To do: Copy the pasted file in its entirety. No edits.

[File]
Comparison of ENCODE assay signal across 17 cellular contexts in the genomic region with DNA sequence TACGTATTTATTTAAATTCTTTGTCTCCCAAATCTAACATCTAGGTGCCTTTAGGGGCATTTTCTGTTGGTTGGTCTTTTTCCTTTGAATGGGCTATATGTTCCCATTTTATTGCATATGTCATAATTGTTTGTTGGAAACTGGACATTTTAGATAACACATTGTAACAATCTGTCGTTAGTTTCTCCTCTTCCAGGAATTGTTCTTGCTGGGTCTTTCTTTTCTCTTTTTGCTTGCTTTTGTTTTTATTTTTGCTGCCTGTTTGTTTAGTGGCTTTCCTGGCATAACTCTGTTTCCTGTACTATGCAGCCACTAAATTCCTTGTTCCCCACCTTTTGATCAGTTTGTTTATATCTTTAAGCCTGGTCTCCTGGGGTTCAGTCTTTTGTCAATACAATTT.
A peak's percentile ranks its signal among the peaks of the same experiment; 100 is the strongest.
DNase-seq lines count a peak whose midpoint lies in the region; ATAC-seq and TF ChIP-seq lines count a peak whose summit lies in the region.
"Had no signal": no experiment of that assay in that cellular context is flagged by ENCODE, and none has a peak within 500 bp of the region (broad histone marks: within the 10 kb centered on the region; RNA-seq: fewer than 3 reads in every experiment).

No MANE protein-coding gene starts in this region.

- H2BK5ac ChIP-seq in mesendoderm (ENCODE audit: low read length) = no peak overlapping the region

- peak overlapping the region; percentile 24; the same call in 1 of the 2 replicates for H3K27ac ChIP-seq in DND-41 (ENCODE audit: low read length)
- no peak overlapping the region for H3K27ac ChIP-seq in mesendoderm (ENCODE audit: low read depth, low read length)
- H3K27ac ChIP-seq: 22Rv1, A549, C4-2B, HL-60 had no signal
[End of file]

Comparison of ENCODE assay signal across 17 cellular contexts in the genomic region with DNA sequence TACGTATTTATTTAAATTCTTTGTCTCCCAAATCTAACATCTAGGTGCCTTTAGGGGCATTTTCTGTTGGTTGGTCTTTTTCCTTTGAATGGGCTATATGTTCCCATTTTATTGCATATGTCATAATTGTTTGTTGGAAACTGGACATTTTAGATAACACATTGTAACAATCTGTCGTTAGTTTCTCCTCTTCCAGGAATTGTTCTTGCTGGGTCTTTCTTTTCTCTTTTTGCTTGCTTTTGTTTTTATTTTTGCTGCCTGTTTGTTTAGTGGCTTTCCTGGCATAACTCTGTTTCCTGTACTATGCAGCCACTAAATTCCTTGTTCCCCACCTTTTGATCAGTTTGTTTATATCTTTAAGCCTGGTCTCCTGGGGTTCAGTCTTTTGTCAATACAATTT.
A peak's percentile ranks its signal among the peaks of the same experiment; 100 is the strongest.
DNase-seq lines count a peak whose midpoint lies in the region; ATAC-seq and TF ChIP-seq lines count a peak whose summit lies in the region.
"Had no signal": no experiment of that assay in that cellular context is flagged by ENCODE, and none has a peak within 500 bp of the region (broad histone marks: within the 10 kb centered on the region; RNA-seq: fewer than 3 reads in every experiment).

No MANE protein-coding gene starts in this region.

- H2BK5ac ChIP-seq in mesendoderm (ENCODE audit: low read length) = no peak overlapping the region

- peak overlapping the region; percentile 24; the same call in 1 of the 2 replicates for H3K27ac ChIP-seq in DND-41 (ENCODE audit: low read length)
- no peak overlapping the region for H3K27ac ChIP-seq in mesendoderm (ENCODE audit: low read depth, low read length)
- H3K27ac ChIP-seq: 22Rv1, A549, C4-2B, HL-60 had no signal